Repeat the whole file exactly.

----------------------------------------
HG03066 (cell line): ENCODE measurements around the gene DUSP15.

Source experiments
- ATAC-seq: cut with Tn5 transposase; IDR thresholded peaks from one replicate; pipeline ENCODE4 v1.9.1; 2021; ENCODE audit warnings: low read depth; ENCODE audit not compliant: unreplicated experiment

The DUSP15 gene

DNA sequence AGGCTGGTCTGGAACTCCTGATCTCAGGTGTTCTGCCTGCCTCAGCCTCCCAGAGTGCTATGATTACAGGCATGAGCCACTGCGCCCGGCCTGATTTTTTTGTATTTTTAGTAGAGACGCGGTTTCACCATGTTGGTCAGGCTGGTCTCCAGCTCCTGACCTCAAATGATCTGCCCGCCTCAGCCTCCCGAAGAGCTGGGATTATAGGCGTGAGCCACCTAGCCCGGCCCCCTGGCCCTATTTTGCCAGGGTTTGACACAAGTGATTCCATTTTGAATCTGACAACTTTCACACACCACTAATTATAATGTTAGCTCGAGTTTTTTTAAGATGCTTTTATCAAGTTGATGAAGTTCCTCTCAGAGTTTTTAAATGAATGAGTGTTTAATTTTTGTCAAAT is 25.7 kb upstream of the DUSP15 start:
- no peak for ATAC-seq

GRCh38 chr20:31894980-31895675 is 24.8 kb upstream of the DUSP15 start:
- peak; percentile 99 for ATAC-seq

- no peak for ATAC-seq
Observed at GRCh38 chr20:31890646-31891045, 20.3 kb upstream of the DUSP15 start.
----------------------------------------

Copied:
HG03066 (cell line): ENCODE measurements around the gene DUSP15.

Source experiments
- ATAC-seq: cut with Tn5 transposase; IDR thresholded peaks from one replicate; pipeline ENCODE4 v1.9.1; 2021; ENCODE audit warnings: low read depth; ENCODE audit not compliant: unreplicated experiment

The DUSP15 gene

DNA sequence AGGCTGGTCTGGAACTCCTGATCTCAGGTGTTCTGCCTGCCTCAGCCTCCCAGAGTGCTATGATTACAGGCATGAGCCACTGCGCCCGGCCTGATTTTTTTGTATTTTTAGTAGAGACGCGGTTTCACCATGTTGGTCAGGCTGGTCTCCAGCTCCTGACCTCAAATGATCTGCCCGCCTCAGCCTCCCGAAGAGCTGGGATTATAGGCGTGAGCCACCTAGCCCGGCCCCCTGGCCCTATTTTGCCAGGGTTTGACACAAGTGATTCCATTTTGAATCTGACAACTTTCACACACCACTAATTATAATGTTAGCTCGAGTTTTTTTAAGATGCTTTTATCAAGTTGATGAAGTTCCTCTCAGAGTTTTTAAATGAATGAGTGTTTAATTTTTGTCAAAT is 25.7 kb upstream of the DUSP15 start:
- no peak for ATAC-seq

GRCh38 chr20:31894980-31895675 is 24.8 kb upstream of the DUSP15 start:
- peak; percentile 99 for ATAC-seq

- no peak for ATAC-seq
Observed at GRCh38 chr20:31890646-31891045, 20.3 kb upstream of the DUSP15 start.